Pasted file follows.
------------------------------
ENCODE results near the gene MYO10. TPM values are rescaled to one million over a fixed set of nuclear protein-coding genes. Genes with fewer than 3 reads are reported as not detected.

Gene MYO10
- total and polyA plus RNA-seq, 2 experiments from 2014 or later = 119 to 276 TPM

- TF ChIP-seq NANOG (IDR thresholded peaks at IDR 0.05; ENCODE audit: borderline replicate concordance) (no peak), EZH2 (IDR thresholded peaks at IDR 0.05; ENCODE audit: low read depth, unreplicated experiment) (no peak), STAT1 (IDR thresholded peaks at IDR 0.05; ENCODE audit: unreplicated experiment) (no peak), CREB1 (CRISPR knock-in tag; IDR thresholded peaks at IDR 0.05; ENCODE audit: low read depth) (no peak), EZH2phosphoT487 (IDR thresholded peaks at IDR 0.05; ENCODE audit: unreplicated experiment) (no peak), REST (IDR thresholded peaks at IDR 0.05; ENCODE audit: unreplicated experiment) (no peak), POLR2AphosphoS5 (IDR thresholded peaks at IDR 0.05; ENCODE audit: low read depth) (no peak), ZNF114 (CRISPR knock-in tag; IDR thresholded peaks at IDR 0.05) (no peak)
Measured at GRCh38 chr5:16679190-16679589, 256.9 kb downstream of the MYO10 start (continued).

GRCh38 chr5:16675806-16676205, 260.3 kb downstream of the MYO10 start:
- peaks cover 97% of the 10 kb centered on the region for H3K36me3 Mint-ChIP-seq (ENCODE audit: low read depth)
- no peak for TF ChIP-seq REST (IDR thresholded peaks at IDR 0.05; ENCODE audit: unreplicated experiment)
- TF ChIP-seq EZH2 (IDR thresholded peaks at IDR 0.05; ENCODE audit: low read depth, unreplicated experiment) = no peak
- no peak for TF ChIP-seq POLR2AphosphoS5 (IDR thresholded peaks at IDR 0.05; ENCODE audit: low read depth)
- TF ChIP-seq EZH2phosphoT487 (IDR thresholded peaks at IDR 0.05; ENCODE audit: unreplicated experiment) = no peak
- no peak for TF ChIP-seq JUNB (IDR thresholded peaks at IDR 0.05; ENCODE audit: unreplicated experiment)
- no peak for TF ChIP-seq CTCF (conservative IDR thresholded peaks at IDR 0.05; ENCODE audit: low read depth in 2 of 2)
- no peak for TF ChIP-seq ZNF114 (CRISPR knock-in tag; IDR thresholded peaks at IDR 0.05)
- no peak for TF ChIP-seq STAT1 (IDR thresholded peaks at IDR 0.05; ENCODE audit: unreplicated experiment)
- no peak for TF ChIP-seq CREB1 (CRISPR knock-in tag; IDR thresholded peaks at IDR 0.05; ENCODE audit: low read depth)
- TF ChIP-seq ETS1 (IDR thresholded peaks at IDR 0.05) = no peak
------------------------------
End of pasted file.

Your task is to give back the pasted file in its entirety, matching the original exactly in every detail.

ENCODE results near the gene MYO10. TPM values are rescaled to one million over a fixed set of nuclear protein-coding genes. Genes with fewer than 3 reads are reported as not detected.

Gene MYO10
- total and polyA plus RNA-seq, 2 experiments from 2014 or later = 119 to 276 TPM

- TF ChIP-seq NANOG (IDR thresholded peaks at IDR 0.05; ENCODE audit: borderline replicate concordance) (no peak), EZH2 (IDR thresholded peaks at IDR 0.05; ENCODE audit: low read depth, unreplicated experiment) (no peak), STAT1 (IDR thresholded peaks at IDR 0.05; ENCODE audit: unreplicated experiment) (no peak), CREB1 (CRISPR knock-in tag; IDR thresholded peaks at IDR 0.05; ENCODE audit: low read depth) (no peak), EZH2phosphoT487 (IDR thresholded peaks at IDR 0.05; ENCODE audit: unreplicated experiment) (no peak), REST (IDR thresholded peaks at IDR 0.05; ENCODE audit: unreplicated experiment) (no peak), POLR2AphosphoS5 (IDR thresholded peaks at IDR 0.05; ENCODE audit: low read depth) (no peak), ZNF114 (CRISPR knock-in tag; IDR thresholded peaks at IDR 0.05) (no peak)
Measured at GRCh38 chr5:16679190-16679589, 256.9 kb downstream of the MYO10 start (continued).

GRCh38 chr5:16675806-16676205, 260.3 kb downstream of the MYO10 start:
- peaks cover 97% of the 10 kb centered on the region for H3K36me3 Mint-ChIP-seq (ENCODE audit: low read depth)
- no peak for TF ChIP-seq REST (IDR thresholded peaks at IDR 0.05; ENCODE audit: unreplicated experiment)
- TF ChIP-seq EZH2 (IDR thresholded peaks at IDR 0.05; ENCODE audit: low read depth, unreplicated experiment) = no peak
- no peak for TF ChIP-seq POLR2AphosphoS5 (IDR thresholded peaks at IDR 0.05; ENCODE audit: low read depth)
- TF ChIP-seq EZH2phosphoT487 (IDR thresholded peaks at IDR 0.05; ENCODE audit: unreplicated experiment) = no peak
- no peak for TF ChIP-seq JUNB (IDR thresholded peaks at IDR 0.05; ENCODE audit: unreplicated experiment)
- no peak for TF ChIP-seq CTCF (conservative IDR thresholded peaks at IDR 0.05; ENCODE audit: low read depth in 2 of 2)
- no peak for TF ChIP-seq ZNF114 (CRISPR knock-in tag; IDR thresholded peaks at IDR 0.05)
- no peak for TF ChIP-seq STAT1 (IDR thresholded peaks at IDR 0.05; ENCODE audit: unreplicated experiment)
- no peak for TF ChIP-seq CREB1 (CRISPR knock-in tag; IDR thresholded peaks at IDR 0.05; ENCODE audit: low read depth)
- TF ChIP-seq ETS1 (IDR thresholded peaks at IDR 0.05) = no peak